A female architect who wants to preserve her utopias realizes the only probable way to experience this in today's Istanbul is through dreams and parallel lives. Indeed, her dreams help her to continue, build new hopes and lives.
At the end of every summer, 'Hasanpasa' village holds a shepherding contest. The traditional contest requires shepherds to herd their sheep one by one through a pool of water. The shepherd ... See full summary »
A chief police inspector's first hand witness testimony impeaches someone of an intelligent service crime. Some hitman who is officially dead, but concealed by an intelligence agency, has been involved in a political treason plot.
Eflatun is a master miniature artist who's living in 17th century Istanbul. One day, he's taken to the vizier's mansion by force. There he learns that Danyal, one of the Ottoman princes who... See full summary »
Mahsun is homeless and unemployed. He lives in Rumelihisari (one of the most picturesque and oldest quarters of Istanbul), and tries to stay alive with the help of local fishermen. Mahsun ... See full summary »
Zeki Demirkubuz plays the lead character Ahmet who wants to make a film about Dostoyevsky's 'Crime and Punishment'. He falls into a deep depression, loses interest in the film and life, ... See full summary »
Musa, who works as a bookkeeper in the customs office, believes in the emptiness and absurdity of life. He doesn't struggle to change his life; he lets himself flow along with events ... See full summary »
A Film Combining Social Criticism with A Reflection on Human Life as a Whole
BALIK resembles many of Derviş Zaim's previous films in the way it combines social criticism with an ontological reflection on human beings' place in the world. The plot is a straightforward one - in a seaside village close to Bursa fisherman Kaya (Bülent İnal) finds a way to make money and increase his daily catch. By polluting the water in an out-of-the-way place through pouring oil into the sea, many dead fish come to the surface and he can subsequently take them to the fish market and get a good price for them. Unfortunately the scheme comes to grief, especially as far as his wife Filiz (Sanem Çelik) is concerned.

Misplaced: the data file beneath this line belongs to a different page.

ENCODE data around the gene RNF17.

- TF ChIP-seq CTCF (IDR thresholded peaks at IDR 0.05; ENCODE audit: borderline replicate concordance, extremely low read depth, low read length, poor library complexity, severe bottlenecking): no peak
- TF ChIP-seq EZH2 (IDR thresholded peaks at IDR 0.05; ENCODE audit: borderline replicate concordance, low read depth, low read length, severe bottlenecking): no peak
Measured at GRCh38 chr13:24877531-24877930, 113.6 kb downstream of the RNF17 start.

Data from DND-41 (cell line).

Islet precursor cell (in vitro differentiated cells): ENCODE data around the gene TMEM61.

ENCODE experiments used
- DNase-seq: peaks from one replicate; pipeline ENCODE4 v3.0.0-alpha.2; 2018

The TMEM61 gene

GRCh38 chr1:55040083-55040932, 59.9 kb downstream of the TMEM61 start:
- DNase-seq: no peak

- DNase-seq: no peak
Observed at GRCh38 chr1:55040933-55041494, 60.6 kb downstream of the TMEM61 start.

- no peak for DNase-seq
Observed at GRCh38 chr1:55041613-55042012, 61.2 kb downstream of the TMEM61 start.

BALIK is a damning indictment of capitalism, symbolized in the film through regular shots of Kaya and his fellow-fishermen counting out banknotes as part of their regular wheeling and dealing. Although they end up prosperous, they do so at the expense of the natural environment. Zaim returns to his regular preoccupation with water as a symbol of life; it not only keeps human beings alive, but contains a great variety of alternative life-forms, fish, plankton and the like. By polluting the water Kaya is not only disrupting the balance of nature, he is killing off all these life-forms.
The story is set against the seasons; during spring and summer Kaya prospers; in winter he is shown at his lowest ebb. The sheer insignificance of the protagonists is suggested through regular shots of the sky, the sunset and sunrise: for all their attempts to make money, they are really not important in the general scheme of things. It is part of Kaya's tragedy that he fails to understand this basic fact.
BALIK asks us to reflect on what the essence of humanity represents; it is something far more than simple money-making, but rather comprises a respect for the order of the universe in which every living thing has its place. Kaya comes to realize this at the film's end, even though it takes a major tragedy in his life for him to come to that realization.
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